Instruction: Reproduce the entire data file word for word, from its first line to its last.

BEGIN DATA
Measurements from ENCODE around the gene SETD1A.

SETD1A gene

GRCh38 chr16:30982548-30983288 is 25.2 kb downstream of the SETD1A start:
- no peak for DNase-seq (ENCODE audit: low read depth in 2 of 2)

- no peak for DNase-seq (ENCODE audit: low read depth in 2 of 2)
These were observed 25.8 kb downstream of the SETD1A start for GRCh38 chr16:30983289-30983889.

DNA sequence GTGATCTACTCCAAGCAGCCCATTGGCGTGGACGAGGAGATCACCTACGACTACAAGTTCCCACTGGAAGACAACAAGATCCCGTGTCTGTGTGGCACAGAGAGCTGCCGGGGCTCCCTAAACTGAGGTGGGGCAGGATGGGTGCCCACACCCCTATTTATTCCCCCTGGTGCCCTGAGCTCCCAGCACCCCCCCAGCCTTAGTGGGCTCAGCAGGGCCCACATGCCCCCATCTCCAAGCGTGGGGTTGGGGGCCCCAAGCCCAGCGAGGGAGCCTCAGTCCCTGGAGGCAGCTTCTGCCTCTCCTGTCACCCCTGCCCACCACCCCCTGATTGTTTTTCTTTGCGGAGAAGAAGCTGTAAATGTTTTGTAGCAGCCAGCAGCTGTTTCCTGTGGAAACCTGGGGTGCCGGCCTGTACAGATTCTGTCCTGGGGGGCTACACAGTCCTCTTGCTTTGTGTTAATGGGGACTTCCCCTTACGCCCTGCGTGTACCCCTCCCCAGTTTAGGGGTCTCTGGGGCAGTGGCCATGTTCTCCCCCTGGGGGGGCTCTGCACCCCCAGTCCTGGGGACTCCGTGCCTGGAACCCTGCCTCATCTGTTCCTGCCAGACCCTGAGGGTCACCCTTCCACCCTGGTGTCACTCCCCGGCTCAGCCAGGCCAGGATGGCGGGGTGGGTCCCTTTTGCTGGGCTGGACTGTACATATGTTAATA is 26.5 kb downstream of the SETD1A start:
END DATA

Measurements from ENCODE around the gene SETD1A.

SETD1A gene

GRCh38 chr16:30982548-30983288 is 25.2 kb downstream of the SETD1A start:
- no peak for DNase-seq (ENCODE audit: low read depth in 2 of 2)

- no peak for DNase-seq (ENCODE audit: low read depth in 2 of 2)
These were observed 25.8 kb downstream of the SETD1A start for GRCh38 chr16:30983289-30983889.

DNA sequence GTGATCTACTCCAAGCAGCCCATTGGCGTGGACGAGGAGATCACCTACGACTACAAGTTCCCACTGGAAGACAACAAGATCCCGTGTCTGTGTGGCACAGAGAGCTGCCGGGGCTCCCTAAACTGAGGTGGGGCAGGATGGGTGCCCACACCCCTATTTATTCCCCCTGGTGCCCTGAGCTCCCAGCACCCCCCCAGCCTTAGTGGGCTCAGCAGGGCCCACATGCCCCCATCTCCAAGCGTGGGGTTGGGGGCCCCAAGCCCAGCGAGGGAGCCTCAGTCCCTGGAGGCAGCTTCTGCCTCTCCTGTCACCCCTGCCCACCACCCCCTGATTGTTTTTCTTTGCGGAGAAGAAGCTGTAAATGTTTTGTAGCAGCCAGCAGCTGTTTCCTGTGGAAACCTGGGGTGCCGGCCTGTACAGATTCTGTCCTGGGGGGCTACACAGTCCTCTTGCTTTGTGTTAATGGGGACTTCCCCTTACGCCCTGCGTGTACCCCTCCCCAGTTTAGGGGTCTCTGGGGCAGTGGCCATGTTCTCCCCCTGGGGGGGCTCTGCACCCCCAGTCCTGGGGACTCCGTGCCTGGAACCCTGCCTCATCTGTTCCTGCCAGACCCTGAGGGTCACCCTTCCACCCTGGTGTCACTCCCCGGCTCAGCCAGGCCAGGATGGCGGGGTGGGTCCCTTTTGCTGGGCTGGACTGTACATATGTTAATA is 26.5 kb downstream of the SETD1A start: